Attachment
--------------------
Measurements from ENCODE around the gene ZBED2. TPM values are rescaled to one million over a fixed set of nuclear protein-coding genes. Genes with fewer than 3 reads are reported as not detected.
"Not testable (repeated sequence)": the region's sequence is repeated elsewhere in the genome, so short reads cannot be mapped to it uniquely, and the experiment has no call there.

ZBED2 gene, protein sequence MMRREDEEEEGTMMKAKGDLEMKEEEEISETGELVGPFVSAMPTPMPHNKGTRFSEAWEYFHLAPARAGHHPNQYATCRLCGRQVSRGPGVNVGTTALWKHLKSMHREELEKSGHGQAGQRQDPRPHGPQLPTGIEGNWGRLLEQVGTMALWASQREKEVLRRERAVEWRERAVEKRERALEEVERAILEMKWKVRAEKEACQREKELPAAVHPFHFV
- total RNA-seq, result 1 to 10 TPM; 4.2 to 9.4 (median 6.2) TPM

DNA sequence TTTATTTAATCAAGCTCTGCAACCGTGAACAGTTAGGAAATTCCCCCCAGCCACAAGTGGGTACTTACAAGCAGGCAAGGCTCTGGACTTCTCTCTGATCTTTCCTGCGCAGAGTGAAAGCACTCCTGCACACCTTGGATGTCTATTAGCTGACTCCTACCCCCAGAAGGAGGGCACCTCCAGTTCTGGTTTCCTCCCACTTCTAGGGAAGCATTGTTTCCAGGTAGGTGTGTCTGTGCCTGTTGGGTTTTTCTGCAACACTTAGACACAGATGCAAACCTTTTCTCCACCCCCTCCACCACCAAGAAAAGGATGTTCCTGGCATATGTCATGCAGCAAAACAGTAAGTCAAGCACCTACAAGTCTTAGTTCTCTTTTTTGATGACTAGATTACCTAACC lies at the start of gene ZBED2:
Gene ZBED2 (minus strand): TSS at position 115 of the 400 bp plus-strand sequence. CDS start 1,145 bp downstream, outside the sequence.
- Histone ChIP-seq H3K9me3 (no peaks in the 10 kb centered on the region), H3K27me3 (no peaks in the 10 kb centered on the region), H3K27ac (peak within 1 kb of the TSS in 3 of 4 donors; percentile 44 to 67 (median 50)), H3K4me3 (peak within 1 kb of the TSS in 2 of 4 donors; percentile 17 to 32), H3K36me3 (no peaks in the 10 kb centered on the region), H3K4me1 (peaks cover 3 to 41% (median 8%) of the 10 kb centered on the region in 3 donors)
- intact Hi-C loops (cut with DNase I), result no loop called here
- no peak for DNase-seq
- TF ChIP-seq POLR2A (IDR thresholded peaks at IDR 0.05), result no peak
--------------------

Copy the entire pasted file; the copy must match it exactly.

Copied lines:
Measurements from ENCODE around the gene ZBED2. TPM values are rescaled to one million over a fixed set of nuclear protein-coding genes. Genes with fewer than 3 reads are reported as not detected.
"Not testable (repeated sequence)": the region's sequence is repeated elsewhere in the genome, so short reads cannot be mapped to it uniquely, and the experiment has no call there.

ZBED2 gene, protein sequence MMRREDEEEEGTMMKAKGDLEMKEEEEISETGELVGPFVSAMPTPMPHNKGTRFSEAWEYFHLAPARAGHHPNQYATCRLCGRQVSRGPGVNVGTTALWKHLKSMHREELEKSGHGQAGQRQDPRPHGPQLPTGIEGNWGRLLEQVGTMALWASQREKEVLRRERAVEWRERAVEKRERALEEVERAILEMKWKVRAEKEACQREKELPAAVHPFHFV
- total RNA-seq, result 1 to 10 TPM; 4.2 to 9.4 (median 6.2) TPM

DNA sequence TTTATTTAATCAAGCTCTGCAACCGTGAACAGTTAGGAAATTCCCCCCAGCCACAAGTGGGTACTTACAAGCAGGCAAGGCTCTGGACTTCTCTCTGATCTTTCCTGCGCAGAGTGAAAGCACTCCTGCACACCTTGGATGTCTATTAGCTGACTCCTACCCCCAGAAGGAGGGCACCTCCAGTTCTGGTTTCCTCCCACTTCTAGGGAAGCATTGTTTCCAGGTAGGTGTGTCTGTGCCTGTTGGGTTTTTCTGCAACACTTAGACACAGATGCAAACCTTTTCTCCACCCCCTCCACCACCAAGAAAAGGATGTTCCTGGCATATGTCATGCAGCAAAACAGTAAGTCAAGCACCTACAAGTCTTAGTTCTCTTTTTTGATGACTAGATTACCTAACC lies at the start of gene ZBED2:
Gene ZBED2 (minus strand): TSS at position 115 of the 400 bp plus-strand sequence. CDS start 1,145 bp downstream, outside the sequence.
- Histone ChIP-seq H3K9me3 (no peaks in the 10 kb centered on the region), H3K27me3 (no peaks in the 10 kb centered on the region), H3K27ac (peak within 1 kb of the TSS in 3 of 4 donors; percentile 44 to 67 (median 50)), H3K4me3 (peak within 1 kb of the TSS in 2 of 4 donors; percentile 17 to 32), H3K36me3 (no peaks in the 10 kb centered on the region), H3K4me1 (peaks cover 3 to 41% (median 8%) of the 10 kb centered on the region in 3 donors)
- intact Hi-C loops (cut with DNase I), result no loop called here
- no peak for DNase-seq
- TF ChIP-seq POLR2A (IDR thresholded peaks at IDR 0.05), result no peak